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Write-a-thon 2014 wrap-up

The Clarion West 2014 Write-a-thon is over, but it’s not too late to donate to the cause! Sponsor me, sponsor another writer, or learn more about the Write-a-thon This year, my goals were to 1. Write every day, 2. Stay away from social media except on Sundays and in general spend less time dorking around on the Internet, 3. Try to goof off in the evening less in order to get both a morning and evening writing session going. My unexpressed, super-secret goal #4 was to get a rough draft of the sequel to Waking up Naked in Strange Places…

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What did I learn at Clarion West [6]: The lifelong workshop

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Part of the Clarion West 2014 Write-a-thon series.
Sponsor me, sponsor another writer, or learn more about the Write-a-thon

My final essay is about the most important and career-changing thing that I learned at Clarion West: how to approach my own work from the meta direction. This lesson is still working for me today. It’s what allowed me to read a book like Save the Cat! and use it to improve the structure of my novel in progress, or how to get a series of really excellent editorial critiques from Anne Mini and improve every sentence I’ve written since then. (Not to mention that I finally figured out how to write a novel synopsis.)

I learned how to learn.

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What did I learn at Clarion West [5]: Everybody gathers in the kitchen for a nice cup of tea

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Part of the Clarion West 2014 Write-a-thon series.
Sponsor me, sponsor another writer, or learn more about the Write-a-thon

Did you know that the essence of story is conflict?

I mean — I probably knew that, actually, even before Clarion West. I’m sure I’ve (correctly) identified the central conflict in a story on a multiple choice test as “man vs. nature” “man vs. man” or “man vs. himself.” And even before Clarion West I probably had some dim notion that if you get a story idea, like “I want to write about a werewolf in New Orleans,” it’s not really a story idea until you have given that werewolf a problem to solve. “Going around being a werewolf” sounds cool and everything, but it’s not a story.

Before Clarion, the big problem I needed to solve (other than my submitaphobia) was the sophomore novel problem. I had cleared the first important hurdle: I had succeeded in producing a thing of novel length that more or less resembled a novel. (It took four or five years, uncountable hours of typing, and three computers.)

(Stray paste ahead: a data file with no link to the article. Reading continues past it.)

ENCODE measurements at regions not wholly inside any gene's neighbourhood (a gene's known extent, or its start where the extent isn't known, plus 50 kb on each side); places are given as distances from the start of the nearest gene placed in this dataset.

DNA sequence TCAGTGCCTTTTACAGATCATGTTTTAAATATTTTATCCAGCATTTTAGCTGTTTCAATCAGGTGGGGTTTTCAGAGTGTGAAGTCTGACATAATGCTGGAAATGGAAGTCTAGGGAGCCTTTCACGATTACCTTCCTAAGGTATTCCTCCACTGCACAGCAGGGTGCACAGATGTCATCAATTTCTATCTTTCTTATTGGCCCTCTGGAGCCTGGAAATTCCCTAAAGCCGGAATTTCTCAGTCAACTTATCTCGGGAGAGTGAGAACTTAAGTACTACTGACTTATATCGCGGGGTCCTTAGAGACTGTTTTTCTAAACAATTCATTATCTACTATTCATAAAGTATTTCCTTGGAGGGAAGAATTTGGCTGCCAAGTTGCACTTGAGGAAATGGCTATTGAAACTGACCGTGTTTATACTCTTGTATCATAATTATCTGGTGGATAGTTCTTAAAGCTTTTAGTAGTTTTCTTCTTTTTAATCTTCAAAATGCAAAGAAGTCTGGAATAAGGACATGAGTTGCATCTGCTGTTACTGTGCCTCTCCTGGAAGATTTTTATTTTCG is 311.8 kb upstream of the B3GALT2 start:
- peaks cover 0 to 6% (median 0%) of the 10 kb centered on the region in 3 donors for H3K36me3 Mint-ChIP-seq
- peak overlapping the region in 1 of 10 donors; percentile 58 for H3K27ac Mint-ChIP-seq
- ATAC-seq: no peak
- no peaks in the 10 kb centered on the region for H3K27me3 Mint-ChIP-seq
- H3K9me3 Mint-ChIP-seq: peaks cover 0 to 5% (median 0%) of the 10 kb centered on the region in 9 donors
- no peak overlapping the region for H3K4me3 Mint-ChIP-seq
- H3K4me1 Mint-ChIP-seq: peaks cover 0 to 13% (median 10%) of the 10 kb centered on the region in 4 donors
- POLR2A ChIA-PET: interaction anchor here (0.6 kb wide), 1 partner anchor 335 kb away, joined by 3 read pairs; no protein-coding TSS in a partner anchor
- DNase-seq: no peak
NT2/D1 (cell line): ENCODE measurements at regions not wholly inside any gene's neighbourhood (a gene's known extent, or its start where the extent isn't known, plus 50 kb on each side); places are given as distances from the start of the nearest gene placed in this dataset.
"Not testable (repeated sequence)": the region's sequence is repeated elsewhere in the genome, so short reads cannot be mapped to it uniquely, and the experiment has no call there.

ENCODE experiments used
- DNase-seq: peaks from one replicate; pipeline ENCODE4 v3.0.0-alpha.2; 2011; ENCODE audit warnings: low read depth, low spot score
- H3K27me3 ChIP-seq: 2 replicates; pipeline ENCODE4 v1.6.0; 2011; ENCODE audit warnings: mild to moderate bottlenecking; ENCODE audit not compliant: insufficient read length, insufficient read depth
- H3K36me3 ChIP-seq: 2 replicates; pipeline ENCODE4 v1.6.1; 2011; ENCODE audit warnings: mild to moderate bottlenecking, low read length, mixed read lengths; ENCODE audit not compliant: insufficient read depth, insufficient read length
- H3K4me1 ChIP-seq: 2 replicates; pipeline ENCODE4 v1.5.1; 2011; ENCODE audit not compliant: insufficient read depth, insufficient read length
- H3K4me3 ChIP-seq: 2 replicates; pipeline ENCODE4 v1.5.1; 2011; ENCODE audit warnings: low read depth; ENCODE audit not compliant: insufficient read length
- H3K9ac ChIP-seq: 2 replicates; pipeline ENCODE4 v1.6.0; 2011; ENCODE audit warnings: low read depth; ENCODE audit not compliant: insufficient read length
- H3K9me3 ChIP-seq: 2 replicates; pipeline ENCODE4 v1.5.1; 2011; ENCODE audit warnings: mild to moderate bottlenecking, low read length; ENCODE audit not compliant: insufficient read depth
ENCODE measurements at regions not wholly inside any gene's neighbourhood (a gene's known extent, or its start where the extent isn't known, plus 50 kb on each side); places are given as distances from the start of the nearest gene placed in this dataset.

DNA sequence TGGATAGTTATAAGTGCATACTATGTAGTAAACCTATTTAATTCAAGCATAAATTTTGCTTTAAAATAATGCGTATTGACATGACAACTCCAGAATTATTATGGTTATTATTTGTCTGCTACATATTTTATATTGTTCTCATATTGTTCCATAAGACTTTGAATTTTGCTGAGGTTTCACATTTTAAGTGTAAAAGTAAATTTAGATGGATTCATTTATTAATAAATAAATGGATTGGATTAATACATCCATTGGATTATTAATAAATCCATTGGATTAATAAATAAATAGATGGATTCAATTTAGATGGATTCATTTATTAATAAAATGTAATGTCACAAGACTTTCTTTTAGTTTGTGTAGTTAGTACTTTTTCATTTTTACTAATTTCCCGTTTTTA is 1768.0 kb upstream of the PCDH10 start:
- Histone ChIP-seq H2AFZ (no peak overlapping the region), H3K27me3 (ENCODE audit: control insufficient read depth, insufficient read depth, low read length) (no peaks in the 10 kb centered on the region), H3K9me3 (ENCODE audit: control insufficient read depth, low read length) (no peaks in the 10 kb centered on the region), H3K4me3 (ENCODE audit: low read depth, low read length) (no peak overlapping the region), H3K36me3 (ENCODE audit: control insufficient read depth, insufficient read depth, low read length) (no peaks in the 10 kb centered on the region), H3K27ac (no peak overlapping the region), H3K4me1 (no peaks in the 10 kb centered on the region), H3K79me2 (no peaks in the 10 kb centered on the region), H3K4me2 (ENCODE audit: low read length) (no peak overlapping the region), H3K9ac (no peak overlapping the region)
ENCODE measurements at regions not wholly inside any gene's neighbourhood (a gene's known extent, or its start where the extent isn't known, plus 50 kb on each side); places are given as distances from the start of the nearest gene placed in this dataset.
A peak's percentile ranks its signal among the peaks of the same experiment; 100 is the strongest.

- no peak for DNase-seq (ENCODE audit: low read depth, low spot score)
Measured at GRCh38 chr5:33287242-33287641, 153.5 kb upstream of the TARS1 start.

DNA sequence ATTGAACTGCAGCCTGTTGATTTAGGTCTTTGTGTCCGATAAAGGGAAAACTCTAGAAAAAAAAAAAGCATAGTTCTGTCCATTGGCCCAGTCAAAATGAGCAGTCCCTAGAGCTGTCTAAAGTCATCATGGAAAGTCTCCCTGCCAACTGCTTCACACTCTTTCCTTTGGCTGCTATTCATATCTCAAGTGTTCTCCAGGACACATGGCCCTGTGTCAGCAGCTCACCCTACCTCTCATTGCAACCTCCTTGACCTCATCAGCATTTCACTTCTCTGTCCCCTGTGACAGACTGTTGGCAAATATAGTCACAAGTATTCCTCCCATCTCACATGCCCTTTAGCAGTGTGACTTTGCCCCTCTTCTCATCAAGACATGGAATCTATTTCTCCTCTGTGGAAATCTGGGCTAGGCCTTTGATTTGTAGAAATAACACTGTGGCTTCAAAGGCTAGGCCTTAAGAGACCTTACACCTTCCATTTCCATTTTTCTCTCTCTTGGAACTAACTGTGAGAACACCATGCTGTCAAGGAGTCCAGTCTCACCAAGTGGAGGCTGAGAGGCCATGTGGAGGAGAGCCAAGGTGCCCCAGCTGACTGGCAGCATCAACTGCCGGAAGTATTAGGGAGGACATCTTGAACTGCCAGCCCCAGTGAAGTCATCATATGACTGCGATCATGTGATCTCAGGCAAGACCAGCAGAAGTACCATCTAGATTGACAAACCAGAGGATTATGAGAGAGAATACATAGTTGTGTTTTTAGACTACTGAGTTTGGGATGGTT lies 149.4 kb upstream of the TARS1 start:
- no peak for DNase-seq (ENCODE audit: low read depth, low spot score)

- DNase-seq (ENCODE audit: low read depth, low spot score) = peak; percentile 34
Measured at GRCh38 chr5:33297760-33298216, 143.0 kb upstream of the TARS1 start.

Every piece of advice said pretty much the same thing: while you’re trying to sell the first novel, work on the next novel. I think the idea is that you probably won’t sell the first one, but eventually you’ll have a second one, plus a better idea of how the selling process works, and valuable feedback which will improve the second one, and maybe you’ll sell that second one. (Repeat process as many times as necessary, accumulating “trunk novels” along the way.)

This seemed totally reasonable.

But I couldn’t do it.

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What did I learn at Clarion West [4]: When in doubt, give everyone superpowers

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Part of the Clarion West 2014 Write-a-thon series.
Sponsor me, sponsor another writer, or learn more about the Write-a-thon

(As a side note — I’m not sure my “avoid social media except for Sundays” thing is going to work, when I ended up spending most of my Sunday seeing The Amazing Adventures of Kavalier & Clay at Book-It Reperatory Theater, which was awesome, but that’s why you’re not seeing this until today.)

Each week of the Clarion West workshop — well, 5 of 6 weeks — you’re expected to write a fresh story. The expectation is that these will be new stories, written during the workshop, and not something pulled off your hard drive. The workshop is structured so that you typically have quite a bit of time in your schedule for crafting that story.

But if something isn’t coming together, you don’t have a lot of time to get on with your life, let your subconscious do its thing, and get back to the story later. Part of the pressure of the workshop is that you have to confront that story RIGHT NOW. Forget your life. This IS your life. We’re even going to cook your meals for you. ONE HUNDRED PERCENT of your brain power can and should be going to figuring out how to make that story work.
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What did I learn at Clarion West? [3] : Unlearning English Lit